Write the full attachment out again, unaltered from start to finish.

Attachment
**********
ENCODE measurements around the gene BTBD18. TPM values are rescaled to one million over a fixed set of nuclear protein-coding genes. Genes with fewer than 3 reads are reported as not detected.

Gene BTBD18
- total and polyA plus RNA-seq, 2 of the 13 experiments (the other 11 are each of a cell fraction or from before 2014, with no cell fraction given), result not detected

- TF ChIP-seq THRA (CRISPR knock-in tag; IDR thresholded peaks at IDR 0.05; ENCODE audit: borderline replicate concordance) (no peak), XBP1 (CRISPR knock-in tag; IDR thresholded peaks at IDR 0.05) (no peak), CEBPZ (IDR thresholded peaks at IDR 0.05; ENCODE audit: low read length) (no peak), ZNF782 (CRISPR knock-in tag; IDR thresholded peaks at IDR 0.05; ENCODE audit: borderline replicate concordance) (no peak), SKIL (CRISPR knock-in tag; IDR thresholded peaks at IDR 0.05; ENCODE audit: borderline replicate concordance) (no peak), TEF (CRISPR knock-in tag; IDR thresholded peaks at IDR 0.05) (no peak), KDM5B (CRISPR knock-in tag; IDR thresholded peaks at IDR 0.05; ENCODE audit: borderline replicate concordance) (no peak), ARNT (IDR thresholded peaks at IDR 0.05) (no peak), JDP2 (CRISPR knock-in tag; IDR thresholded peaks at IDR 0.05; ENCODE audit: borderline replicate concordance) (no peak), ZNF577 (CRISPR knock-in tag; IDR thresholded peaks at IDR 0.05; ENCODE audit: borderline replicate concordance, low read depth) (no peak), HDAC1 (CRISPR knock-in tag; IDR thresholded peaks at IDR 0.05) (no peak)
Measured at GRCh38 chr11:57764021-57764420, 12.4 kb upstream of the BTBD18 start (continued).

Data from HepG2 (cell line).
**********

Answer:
ENCODE measurements around the gene BTBD18. TPM values are rescaled to one million over a fixed set of nuclear protein-coding genes. Genes with fewer than 3 reads are reported as not detected.

Gene BTBD18
- total and polyA plus RNA-seq, 2 of the 13 experiments (the other 11 are each of a cell fraction or from before 2014, with no cell fraction given), result not detected

- TF ChIP-seq THRA (CRISPR knock-in tag; IDR thresholded peaks at IDR 0.05; ENCODE audit: borderline replicate concordance) (no peak), XBP1 (CRISPR knock-in tag; IDR thresholded peaks at IDR 0.05) (no peak), CEBPZ (IDR thresholded peaks at IDR 0.05; ENCODE audit: low read length) (no peak), ZNF782 (CRISPR knock-in tag; IDR thresholded peaks at IDR 0.05; ENCODE audit: borderline replicate concordance) (no peak), SKIL (CRISPR knock-in tag; IDR thresholded peaks at IDR 0.05; ENCODE audit: borderline replicate concordance) (no peak), TEF (CRISPR knock-in tag; IDR thresholded peaks at IDR 0.05) (no peak), KDM5B (CRISPR knock-in tag; IDR thresholded peaks at IDR 0.05; ENCODE audit: borderline replicate concordance) (no peak), ARNT (IDR thresholded peaks at IDR 0.05) (no peak), JDP2 (CRISPR knock-in tag; IDR thresholded peaks at IDR 0.05; ENCODE audit: borderline replicate concordance) (no peak), ZNF577 (CRISPR knock-in tag; IDR thresholded peaks at IDR 0.05; ENCODE audit: borderline replicate concordance, low read depth) (no peak), HDAC1 (CRISPR knock-in tag; IDR thresholded peaks at IDR 0.05) (no peak)
Measured at GRCh38 chr11:57764021-57764420, 12.4 kb upstream of the BTBD18 start (continued).

Data from HepG2 (cell line).